|Publication number||US3324924 A|
|Publication date||Jun 13, 1967|
|Filing date||Mar 22, 1965|
|Priority date||Mar 22, 1965|
|Publication number||US 3324924 A, US 3324924A, US-A-3324924, US3324924 A, US3324924A|
|Inventors||Maurice Sowards Donald, Roger Hailstone, Wesley Weidman Verne|
|Original Assignee||Du Pont|
|Export Citation||BiBTeX, EndNote, RefMan|
|Patent Citations (4), Referenced by (24), Classifications (5)|
|External Links: USPTO, USPTO Assignment, Espacenet|
June 13, Zfi? HAILgTONE ET AL 3,324,924
RADIANT HEATING DEVICES Filed March 22, 1965 2 Sheets-Sheet l INVENTORS ROGER HAILSTONE DONALD MAURICE SOWARDS VERNE WESLEYWEJDMAN Jame 13, 1967 R g gmg- ETAL 3,324,24
RADIANT HEATING DEVICES 2 Sheets-Sheet 2 Filed March 22, 1965 0 mm C O 9 0 100 6 0 6 7 6 a o 6 O 0 Mn @muamu D O 6 6Q 5 G G O eowo 4 090 5 D D O n! L /D RM'IO INVENTORS Al L STO N E ROGER H VERNE W 55 EE :5 E
United States Patent 3,324,924 RADIANT HEATING DEVICES Roger Hailstone, Wilmington, Donald Maurice Sowards, Claymont, and Verne Wesley Weidman, Wilmington, Del., assignors to E. I. du Pout de Nemours and Company, Wilmington, Del. a corporation of Delaware Filed Mar. 22, 1965, Ser. No. 441,518 16 Claims. (Cl. 15899) This invention relates to a radiant gas burner and is more particularly concerned with such a burner having as a radiant element a honeycomb-shaped refractory structure.
Most radiant gas burners on the market today consist of three basic components: a gas distributor plate made from ceramic material and having channels through which air/gas mixtures pass; a heat-resistant metal radiation grid placed parallel to and a short distance from the distributor plate; and a combustion zone between the radiation grid and the distributor plate. The gases burn on the outer surface of the distributor plate. The channels in the distributor plate are sufiiciently small to prevent blowback, i.e., propagation of the flame back through the channels in the plate to the incoming gases. The plate also serves to insulate incoming gases from the combustion zone. The radiation grid intercepts the heat produced by combustion of the gases and converts it into radiative heat. The grid is formed over its working area with openings which permit the escape of the combustion products. In addition, the grid provides a surface for combustion of incompletely-burned gas utilizing ambient air.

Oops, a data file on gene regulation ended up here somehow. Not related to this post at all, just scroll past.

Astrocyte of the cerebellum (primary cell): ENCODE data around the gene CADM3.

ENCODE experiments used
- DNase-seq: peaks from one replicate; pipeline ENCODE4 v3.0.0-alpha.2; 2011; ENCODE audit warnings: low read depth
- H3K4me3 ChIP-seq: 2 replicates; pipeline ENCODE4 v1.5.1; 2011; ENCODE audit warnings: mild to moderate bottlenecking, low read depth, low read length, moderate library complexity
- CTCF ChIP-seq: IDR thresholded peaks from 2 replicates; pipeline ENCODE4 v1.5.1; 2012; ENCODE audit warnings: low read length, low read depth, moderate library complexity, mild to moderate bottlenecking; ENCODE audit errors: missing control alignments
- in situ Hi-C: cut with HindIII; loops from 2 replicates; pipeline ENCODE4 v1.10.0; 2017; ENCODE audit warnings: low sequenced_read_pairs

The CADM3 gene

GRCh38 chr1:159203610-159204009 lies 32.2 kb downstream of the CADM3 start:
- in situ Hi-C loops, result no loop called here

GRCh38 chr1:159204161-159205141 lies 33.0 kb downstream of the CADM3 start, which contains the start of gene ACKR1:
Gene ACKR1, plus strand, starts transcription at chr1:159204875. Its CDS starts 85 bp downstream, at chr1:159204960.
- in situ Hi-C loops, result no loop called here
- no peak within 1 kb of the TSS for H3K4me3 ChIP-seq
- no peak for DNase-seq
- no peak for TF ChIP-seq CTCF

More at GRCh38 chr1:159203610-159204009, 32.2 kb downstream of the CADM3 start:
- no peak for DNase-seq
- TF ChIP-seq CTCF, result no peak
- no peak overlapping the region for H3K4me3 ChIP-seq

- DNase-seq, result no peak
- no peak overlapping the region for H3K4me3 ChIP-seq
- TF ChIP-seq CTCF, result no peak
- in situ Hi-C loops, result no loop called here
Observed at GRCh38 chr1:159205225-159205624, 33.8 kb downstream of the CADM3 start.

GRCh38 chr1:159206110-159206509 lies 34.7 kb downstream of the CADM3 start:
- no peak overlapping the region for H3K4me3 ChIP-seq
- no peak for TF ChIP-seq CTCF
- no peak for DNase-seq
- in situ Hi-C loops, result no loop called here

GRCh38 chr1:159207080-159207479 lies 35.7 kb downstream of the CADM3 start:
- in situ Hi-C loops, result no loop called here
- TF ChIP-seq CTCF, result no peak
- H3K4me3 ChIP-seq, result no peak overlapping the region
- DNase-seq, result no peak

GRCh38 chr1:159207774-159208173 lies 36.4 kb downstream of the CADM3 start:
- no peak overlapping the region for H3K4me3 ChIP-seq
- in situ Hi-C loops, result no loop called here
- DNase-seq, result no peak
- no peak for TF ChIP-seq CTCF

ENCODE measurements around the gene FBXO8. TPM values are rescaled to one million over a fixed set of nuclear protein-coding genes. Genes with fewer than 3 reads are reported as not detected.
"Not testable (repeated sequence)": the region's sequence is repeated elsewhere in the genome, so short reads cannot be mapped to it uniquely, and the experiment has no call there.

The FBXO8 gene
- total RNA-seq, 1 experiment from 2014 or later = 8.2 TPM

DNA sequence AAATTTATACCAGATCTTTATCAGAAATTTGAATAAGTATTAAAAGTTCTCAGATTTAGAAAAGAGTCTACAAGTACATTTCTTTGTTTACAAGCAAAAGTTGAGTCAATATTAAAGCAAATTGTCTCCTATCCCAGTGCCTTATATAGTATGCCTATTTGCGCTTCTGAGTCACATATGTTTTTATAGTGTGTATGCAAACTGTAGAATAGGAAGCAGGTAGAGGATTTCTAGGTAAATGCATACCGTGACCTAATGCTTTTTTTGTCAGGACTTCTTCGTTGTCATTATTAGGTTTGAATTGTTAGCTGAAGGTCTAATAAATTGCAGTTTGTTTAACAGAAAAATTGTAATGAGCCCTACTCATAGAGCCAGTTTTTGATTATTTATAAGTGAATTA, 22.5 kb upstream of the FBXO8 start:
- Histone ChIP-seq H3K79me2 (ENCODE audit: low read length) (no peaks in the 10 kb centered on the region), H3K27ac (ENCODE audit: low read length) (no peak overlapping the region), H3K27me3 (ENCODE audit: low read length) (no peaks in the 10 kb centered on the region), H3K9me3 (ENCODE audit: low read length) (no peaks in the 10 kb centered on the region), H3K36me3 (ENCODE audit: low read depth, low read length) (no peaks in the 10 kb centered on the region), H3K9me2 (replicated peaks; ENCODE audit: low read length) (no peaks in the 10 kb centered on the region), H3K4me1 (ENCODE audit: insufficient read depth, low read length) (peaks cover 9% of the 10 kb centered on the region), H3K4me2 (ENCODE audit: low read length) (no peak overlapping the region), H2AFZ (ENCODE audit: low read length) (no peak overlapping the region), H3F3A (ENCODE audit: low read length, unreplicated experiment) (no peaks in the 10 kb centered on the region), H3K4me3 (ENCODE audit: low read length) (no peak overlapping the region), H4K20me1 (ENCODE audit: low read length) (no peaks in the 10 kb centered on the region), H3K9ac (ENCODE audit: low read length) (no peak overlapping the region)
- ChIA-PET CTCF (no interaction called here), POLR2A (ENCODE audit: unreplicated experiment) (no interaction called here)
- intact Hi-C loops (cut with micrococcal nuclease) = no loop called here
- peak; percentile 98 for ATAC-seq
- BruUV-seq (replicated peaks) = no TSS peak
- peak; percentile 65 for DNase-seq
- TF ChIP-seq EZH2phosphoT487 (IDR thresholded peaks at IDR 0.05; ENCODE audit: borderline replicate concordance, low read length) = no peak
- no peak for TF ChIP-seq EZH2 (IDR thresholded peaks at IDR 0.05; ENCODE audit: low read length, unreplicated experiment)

Radiant gas burners of the type described are limited as to the temperature at which they can be operated due to the use of a metal radiation grid. Normally such burners are operated at maximum temperatures of about 900 C. in order to prevent oxidation and warping of the metal radiants which occur at higher temperatures. Since radiant flux density is proportionate to the fourth power of absolute temperature of the radiating surface, it is apparent that a burner which could be operated at higher temperatures would be desirable. Ceramic refractory materials which can withstand higher temperatures are not generally acceptable for use as radiant elements due to the low emissivity of these materials. For example, the emissivity of alumina at a temperature of 1500 C. is in the range of only about 0.2 to 0.4.
A further characteristic of these radiant gas burners is that radiation from the surface of the metal grid is scattered hemispherically in front of the burner. While this may not be a drawback for certain applications, as where the burner is to be used as a space heater, it is a distinct disadvantage where it is to be used for heating a specific object.
It has heretofore been proposed to use a honeycombshaped refractory structure or other cellular structure constructed from a refractoy material as the radiant element in a gas burner. For example British Patent 931,096, published July 10, 1963, mentions the use of various cellular ceramic structures as burner blocks for radiant gas burners. U.S. Patent 3,088,271 issued May 7, 1963, also mentions cellular ceramic structures for use as radiants and U.S. Patent 3,112,184 issued Nov. 26, 196-3, discloses ceramic honeycomb-shaped article and suggests that they can be used as radiators. However, none of these references contains a disclosure of a specific burner design which is operable over a wide rang of gas inputs. The problem in designing such burners has been the tendency of the flame to blow off the surface of the honeycomb radiant at high inlet gas velocities and to blow back or flash back to the incoming gases at low inlet gas velocities.